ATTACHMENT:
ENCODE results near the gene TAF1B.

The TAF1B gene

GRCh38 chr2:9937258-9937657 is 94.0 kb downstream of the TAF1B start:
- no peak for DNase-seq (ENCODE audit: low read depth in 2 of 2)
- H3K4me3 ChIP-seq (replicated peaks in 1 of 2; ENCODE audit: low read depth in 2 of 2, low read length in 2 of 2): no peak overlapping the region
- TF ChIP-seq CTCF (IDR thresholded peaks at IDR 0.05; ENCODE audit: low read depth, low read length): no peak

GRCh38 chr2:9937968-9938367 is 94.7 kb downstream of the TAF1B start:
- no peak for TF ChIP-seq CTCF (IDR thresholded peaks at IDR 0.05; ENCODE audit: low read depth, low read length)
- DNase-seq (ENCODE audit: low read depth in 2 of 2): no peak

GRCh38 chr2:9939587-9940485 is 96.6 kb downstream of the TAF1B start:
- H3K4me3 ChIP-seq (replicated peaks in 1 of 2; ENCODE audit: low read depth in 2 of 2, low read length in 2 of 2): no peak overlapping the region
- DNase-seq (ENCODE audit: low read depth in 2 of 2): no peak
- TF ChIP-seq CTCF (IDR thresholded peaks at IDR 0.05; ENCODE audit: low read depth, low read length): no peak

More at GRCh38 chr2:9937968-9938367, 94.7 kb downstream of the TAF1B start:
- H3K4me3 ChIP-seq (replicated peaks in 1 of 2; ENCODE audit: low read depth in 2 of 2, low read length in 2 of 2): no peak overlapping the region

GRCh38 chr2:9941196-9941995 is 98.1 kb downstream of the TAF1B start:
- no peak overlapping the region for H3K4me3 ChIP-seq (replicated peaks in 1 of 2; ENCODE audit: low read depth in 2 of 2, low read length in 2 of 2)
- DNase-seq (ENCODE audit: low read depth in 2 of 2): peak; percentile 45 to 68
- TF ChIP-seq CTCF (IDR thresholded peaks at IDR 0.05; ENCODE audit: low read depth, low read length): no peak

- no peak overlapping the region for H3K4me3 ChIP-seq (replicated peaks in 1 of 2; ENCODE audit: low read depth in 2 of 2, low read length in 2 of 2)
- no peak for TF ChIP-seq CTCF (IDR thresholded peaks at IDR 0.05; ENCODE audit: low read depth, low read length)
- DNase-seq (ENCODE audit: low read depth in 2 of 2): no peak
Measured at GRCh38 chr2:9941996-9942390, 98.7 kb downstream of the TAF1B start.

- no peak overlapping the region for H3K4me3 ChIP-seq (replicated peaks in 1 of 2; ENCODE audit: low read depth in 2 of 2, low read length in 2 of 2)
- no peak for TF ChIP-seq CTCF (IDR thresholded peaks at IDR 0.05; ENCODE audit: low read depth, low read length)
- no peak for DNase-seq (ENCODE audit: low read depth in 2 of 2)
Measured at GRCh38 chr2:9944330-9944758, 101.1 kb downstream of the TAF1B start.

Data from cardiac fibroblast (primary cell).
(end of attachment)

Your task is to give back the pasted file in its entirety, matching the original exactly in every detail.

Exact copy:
ENCODE results near the gene TAF1B.

The TAF1B gene

GRCh38 chr2:9937258-9937657 is 94.0 kb downstream of the TAF1B start:
- no peak for DNase-seq (ENCODE audit: low read depth in 2 of 2)
- H3K4me3 ChIP-seq (replicated peaks in 1 of 2; ENCODE audit: low read depth in 2 of 2, low read length in 2 of 2): no peak overlapping the region
- TF ChIP-seq CTCF (IDR thresholded peaks at IDR 0.05; ENCODE audit: low read depth, low read length): no peak

GRCh38 chr2:9937968-9938367 is 94.7 kb downstream of the TAF1B start:
- no peak for TF ChIP-seq CTCF (IDR thresholded peaks at IDR 0.05; ENCODE audit: low read depth, low read length)
- DNase-seq (ENCODE audit: low read depth in 2 of 2): no peak

GRCh38 chr2:9939587-9940485 is 96.6 kb downstream of the TAF1B start:
- H3K4me3 ChIP-seq (replicated peaks in 1 of 2; ENCODE audit: low read depth in 2 of 2, low read length in 2 of 2): no peak overlapping the region
- DNase-seq (ENCODE audit: low read depth in 2 of 2): no peak
- TF ChIP-seq CTCF (IDR thresholded peaks at IDR 0.05; ENCODE audit: low read depth, low read length): no peak

More at GRCh38 chr2:9937968-9938367, 94.7 kb downstream of the TAF1B start:
- H3K4me3 ChIP-seq (replicated peaks in 1 of 2; ENCODE audit: low read depth in 2 of 2, low read length in 2 of 2): no peak overlapping the region

GRCh38 chr2:9941196-9941995 is 98.1 kb downstream of the TAF1B start:
- no peak overlapping the region for H3K4me3 ChIP-seq (replicated peaks in 1 of 2; ENCODE audit: low read depth in 2 of 2, low read length in 2 of 2)
- DNase-seq (ENCODE audit: low read depth in 2 of 2): peak; percentile 45 to 68
- TF ChIP-seq CTCF (IDR thresholded peaks at IDR 0.05; ENCODE audit: low read depth, low read length): no peak

- no peak overlapping the region for H3K4me3 ChIP-seq (replicated peaks in 1 of 2; ENCODE audit: low read depth in 2 of 2, low read length in 2 of 2)
- no peak for TF ChIP-seq CTCF (IDR thresholded peaks at IDR 0.05; ENCODE audit: low read depth, low read length)
- DNase-seq (ENCODE audit: low read depth in 2 of 2): no peak
Measured at GRCh38 chr2:9941996-9942390, 98.7 kb downstream of the TAF1B start.

- no peak overlapping the region for H3K4me3 ChIP-seq (replicated peaks in 1 of 2; ENCODE audit: low read depth in 2 of 2, low read length in 2 of 2)
- no peak for TF ChIP-seq CTCF (IDR thresholded peaks at IDR 0.05; ENCODE audit: low read depth, low read length)
- no peak for DNase-seq (ENCODE audit: low read depth in 2 of 2)
Measured at GRCh38 chr2:9944330-9944758, 101.1 kb downstream of the TAF1B start.

Data from cardiac fibroblast (primary cell).